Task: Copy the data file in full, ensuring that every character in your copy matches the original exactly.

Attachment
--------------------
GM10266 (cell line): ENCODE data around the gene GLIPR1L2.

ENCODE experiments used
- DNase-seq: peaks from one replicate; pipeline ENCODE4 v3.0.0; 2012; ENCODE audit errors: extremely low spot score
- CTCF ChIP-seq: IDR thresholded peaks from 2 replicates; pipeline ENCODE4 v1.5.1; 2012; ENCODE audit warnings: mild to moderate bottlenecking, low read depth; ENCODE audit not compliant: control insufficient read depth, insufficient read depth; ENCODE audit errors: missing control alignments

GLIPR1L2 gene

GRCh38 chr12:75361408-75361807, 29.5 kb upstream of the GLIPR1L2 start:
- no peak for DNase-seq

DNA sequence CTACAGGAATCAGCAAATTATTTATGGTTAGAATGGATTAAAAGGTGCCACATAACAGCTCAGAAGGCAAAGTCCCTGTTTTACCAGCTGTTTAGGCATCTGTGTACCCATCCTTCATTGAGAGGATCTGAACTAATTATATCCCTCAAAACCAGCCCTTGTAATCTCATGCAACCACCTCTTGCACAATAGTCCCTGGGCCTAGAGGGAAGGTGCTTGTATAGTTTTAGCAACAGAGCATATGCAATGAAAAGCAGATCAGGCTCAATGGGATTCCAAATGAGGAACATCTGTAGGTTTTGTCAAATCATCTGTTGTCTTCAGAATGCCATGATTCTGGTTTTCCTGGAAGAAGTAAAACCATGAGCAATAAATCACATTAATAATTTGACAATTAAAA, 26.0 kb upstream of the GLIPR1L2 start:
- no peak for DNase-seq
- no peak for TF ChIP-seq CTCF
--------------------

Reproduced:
GM10266 (cell line): ENCODE data around the gene GLIPR1L2.

ENCODE experiments used
- DNase-seq: peaks from one replicate; pipeline ENCODE4 v3.0.0; 2012; ENCODE audit errors: extremely low spot score
- CTCF ChIP-seq: IDR thresholded peaks from 2 replicates; pipeline ENCODE4 v1.5.1; 2012; ENCODE audit warnings: mild to moderate bottlenecking, low read depth; ENCODE audit not compliant: control insufficient read depth, insufficient read depth; ENCODE audit errors: missing control alignments

GLIPR1L2 gene

GRCh38 chr12:75361408-75361807, 29.5 kb upstream of the GLIPR1L2 start:
- no peak for DNase-seq

DNA sequence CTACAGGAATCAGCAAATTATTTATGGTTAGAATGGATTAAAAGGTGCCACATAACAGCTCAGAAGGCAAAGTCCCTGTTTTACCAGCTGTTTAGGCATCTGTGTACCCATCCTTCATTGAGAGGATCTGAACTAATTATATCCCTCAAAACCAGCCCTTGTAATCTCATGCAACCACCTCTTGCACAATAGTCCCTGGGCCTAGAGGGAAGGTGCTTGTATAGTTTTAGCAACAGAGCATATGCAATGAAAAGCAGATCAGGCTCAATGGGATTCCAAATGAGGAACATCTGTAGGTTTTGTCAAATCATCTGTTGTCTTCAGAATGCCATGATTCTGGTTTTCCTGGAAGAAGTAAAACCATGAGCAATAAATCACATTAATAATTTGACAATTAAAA, 26.0 kb upstream of the GLIPR1L2 start:
- no peak for DNase-seq
- no peak for TF ChIP-seq CTCF